A new leak suggests that Canada is using some of its embassies abroad for electronic-eavesdropping operations that work in concert with similar U.S. programs.
A U.S. National Security Agency document about a signals intelligence (SigInt) program codenamed “Stateroom” was published this week by Germany’s Der Spiegel magazine. The document, a guide to the program, was among material obtained by former NSA contractor Edward Snowden.
“STATEROOM sites are covert SIGINT collection sites located in diplomatic facilities abroad,” the leaked document says. “SIGINT agencies hosting such sites include … Communication Security Establishments [sic] or CSE (at Canadian diplomatic facilities).”
The leaked document does not give the locations of the alleged listening posts. It says that, in general, such surveillance equipment is often concealed “in false architectural features or roof maintenance sheds” atop embassies. “Their true mission is not known by the majority of diplomatic staff at the facility,” it adds
A Parliamentarian who on Tuesday introduced a motion to increase scrutiny of federal intelligence agencies said the document shows Canadians do not know enough about the Communications Security Establishment Canada (CSEC).
“We really don’t know what they’re up to,” said Jack Harris, the NDP’s long-serving defence critic. “… We’re dealing with the secret work of spies and intelligence and whether what is being done is what ought to be done.”
Government representatives at CSEC and Foreign Affairs declined to comment directly on the leak. A spokeswoman for Defence Minister Rob Nicholson, who gives CSEC its direction, also declined to comment.
In 1995, former CSEC employee Mike Frost wrote in his memoir, Spyworld, that he set up “listening posts” at Canadian embassies. His book says CSEC signals intelligence technicians during the Cold War were funded and mentored by NSA counterparts who taught them how to conceal a piece of spy machinery inside what appeared to be an office safe.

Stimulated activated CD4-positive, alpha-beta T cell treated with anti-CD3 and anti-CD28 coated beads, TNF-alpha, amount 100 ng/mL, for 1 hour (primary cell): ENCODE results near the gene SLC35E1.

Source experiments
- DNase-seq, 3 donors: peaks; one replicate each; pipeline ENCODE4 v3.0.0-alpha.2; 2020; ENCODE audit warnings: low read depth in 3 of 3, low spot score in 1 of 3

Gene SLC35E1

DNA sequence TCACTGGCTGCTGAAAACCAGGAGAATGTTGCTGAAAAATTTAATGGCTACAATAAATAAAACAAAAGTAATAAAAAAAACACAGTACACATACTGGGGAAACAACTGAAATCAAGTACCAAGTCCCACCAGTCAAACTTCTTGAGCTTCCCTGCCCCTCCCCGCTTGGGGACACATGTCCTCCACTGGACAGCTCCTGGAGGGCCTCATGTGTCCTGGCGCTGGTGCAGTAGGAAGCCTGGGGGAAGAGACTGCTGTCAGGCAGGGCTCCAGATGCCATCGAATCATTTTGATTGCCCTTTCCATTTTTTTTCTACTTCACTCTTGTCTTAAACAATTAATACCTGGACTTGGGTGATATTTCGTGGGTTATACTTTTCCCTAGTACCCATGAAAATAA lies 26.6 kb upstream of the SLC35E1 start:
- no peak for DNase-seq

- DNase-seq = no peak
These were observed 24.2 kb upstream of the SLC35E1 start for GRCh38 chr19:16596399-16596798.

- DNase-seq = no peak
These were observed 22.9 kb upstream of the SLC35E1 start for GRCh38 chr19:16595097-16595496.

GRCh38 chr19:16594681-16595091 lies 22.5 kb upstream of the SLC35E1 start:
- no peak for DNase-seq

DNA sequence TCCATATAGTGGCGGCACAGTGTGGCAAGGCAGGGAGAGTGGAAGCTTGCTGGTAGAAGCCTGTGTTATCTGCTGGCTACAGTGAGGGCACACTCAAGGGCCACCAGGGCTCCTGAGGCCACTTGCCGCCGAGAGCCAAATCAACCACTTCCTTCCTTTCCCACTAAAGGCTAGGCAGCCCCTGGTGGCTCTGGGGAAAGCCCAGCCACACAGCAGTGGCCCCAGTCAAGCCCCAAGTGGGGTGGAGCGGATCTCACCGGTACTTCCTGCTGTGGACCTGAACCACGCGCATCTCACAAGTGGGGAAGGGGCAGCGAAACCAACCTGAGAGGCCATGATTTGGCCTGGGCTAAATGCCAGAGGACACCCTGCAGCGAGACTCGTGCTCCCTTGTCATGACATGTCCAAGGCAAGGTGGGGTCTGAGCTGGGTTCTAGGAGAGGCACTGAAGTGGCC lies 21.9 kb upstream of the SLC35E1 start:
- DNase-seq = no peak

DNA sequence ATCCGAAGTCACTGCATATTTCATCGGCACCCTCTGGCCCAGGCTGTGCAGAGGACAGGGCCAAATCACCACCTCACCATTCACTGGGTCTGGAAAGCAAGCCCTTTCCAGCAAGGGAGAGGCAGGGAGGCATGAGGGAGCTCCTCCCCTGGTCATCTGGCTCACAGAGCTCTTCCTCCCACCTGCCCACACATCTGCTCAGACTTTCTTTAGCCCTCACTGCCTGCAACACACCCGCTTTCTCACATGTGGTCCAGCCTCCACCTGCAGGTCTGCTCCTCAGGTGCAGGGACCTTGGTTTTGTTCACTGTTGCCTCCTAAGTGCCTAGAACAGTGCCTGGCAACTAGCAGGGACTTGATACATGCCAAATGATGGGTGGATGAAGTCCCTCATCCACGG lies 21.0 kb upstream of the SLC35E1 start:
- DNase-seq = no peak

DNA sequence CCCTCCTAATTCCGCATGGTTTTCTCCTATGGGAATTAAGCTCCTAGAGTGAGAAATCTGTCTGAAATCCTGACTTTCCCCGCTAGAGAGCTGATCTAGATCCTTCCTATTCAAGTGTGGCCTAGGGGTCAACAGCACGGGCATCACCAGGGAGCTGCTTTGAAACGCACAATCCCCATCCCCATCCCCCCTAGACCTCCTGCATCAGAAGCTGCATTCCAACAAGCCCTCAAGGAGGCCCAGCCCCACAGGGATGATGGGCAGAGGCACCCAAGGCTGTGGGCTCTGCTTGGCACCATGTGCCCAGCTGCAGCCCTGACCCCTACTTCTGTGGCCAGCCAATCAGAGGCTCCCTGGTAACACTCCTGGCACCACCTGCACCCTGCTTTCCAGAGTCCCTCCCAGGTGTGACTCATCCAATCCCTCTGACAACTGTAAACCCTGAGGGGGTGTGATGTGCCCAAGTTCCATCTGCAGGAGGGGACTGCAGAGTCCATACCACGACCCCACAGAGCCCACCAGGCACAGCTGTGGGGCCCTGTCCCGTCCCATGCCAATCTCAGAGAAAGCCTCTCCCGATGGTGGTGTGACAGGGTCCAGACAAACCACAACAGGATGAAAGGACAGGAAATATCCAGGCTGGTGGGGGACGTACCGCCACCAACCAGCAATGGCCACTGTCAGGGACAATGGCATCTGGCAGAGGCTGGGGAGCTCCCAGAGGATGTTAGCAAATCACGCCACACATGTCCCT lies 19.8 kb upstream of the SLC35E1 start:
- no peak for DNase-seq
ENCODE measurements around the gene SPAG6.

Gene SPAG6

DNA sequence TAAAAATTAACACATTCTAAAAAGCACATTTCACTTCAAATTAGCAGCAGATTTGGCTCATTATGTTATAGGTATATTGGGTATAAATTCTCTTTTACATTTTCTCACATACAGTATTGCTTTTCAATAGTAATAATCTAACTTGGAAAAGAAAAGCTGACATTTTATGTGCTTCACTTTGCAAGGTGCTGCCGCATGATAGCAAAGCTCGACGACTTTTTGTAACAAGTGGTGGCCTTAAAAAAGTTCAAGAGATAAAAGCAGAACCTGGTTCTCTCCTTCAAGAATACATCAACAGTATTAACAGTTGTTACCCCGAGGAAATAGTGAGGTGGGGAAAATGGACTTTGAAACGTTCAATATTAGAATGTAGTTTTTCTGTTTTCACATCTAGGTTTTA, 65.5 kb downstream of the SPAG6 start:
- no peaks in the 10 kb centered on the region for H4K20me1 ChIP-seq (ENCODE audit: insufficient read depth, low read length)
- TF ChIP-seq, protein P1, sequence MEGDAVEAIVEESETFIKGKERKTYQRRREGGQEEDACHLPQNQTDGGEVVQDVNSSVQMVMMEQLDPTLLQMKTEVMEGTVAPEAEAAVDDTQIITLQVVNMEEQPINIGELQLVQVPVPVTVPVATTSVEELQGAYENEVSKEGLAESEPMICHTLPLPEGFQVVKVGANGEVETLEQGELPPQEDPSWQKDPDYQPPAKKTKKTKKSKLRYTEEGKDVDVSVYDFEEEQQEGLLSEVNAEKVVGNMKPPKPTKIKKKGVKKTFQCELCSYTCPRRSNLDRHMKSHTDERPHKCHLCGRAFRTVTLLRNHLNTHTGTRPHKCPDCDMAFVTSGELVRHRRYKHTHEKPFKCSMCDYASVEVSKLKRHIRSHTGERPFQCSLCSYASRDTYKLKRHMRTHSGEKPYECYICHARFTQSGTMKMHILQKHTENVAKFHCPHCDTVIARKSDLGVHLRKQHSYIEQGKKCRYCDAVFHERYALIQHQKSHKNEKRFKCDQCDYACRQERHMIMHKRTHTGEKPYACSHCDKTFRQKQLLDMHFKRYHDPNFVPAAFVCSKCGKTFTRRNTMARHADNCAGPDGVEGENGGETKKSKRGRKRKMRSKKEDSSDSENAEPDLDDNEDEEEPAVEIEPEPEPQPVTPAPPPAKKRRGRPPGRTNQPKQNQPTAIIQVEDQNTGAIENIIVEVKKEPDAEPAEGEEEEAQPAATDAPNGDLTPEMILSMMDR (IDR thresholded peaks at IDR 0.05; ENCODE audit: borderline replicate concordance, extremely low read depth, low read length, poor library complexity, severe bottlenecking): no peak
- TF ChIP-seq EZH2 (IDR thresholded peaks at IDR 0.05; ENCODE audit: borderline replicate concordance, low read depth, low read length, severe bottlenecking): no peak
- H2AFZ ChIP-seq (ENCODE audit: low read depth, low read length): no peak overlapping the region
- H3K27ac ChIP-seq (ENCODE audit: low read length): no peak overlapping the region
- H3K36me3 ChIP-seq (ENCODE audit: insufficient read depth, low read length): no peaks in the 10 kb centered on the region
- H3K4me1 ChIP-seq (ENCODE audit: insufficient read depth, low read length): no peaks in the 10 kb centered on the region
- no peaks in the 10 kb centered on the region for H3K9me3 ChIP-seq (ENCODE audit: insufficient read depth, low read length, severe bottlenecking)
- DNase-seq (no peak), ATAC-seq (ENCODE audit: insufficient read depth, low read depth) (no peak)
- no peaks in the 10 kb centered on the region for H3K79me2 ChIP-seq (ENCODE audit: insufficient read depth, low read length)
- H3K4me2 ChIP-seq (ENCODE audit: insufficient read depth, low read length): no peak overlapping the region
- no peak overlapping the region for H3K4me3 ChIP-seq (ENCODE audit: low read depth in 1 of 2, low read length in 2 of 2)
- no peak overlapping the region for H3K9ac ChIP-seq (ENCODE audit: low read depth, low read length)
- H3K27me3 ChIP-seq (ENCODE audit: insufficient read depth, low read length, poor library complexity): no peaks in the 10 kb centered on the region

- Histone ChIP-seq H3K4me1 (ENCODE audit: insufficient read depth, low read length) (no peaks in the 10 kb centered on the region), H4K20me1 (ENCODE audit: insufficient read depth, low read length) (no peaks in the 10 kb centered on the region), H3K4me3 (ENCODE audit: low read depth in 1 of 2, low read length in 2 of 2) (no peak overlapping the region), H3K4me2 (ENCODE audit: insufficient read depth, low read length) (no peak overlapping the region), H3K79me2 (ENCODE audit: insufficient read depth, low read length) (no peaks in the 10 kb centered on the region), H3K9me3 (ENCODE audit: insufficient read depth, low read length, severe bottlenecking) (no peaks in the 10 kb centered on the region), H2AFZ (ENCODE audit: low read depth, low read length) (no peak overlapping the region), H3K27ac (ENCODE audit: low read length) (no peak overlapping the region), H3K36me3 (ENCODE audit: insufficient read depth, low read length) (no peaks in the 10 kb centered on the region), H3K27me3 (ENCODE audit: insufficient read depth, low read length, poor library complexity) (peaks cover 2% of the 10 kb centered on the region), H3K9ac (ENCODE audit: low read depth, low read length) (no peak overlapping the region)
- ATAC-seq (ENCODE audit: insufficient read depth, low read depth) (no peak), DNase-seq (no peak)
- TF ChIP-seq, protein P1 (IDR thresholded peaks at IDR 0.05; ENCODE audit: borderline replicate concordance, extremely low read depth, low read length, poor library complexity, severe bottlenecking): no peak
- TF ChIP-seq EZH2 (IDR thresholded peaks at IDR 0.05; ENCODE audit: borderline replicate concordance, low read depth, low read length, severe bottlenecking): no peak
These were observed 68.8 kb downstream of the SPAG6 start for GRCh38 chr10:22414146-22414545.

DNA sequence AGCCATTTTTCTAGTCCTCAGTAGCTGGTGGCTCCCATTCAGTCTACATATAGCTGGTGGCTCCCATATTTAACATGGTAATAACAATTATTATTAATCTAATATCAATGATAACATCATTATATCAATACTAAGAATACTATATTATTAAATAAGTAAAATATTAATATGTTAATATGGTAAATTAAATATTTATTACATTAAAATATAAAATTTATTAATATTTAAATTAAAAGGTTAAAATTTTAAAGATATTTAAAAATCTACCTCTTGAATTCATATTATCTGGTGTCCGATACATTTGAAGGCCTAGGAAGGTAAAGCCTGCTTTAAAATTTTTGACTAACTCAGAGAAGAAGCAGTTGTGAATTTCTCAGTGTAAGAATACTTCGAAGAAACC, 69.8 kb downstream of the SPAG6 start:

One 1972 caper recounted in the book involved agents cutting a five-foot satellite dish into 12 wedges and smuggling the equipment into Moscow before reassembling it in the attic of the Canadian embassy there. Reports were then passed back to Canada in diplomatic bags, according to the book. It was a standard courtesy for CSEC to turn off its listening gear in Moscow when important British or U.S. allies visited, according to Spyworld.
Newly leaked material indicates that close partnerships still exist among the so-called “Five Eyes” – the alliance of intelligence agencies from English-speaking countries that agree not to spy on each other while collecting intelligence on just about everybody else.
The Five Eyes agencies may have teamed up to spy on BlackBerrys belonging to foreign diplomats at a 2009 meeting of the G20 in London, according to a previously published leak from Mr. Snowden, who now lives in Moscow as the United States seeks to arrest him on espionage charges.
According to the Stateroom document, Britain, Canada, the United States and Australia still run interrelated surveillance operations from their embassies. (New Zealand, the fifth “eye,” is not mentioned.)
“It’s not surprising, but it is certainly significant that it is disclosed,” said Wesley Wark, a Canadian professor who specializes in intelligence matters. “… There is still great value in having close access to telecommunications around the world, particularly if you are interested in cellphone communications.”
Mr. Wark’s point about “close” spying contrasts with a more far-reaching 21st century surveillance methodology highlighted earlier this month.
A leaked 2012 presentation showed that CSEC officers analyzed communications flow around Brazil’s energy ministry. This suggests CSEC has access to vast databases of previously logged global telecommunications traffic – giving the agency a very far reach in determining which telephones and computer servers in the world might yield the most intelligence for Canada.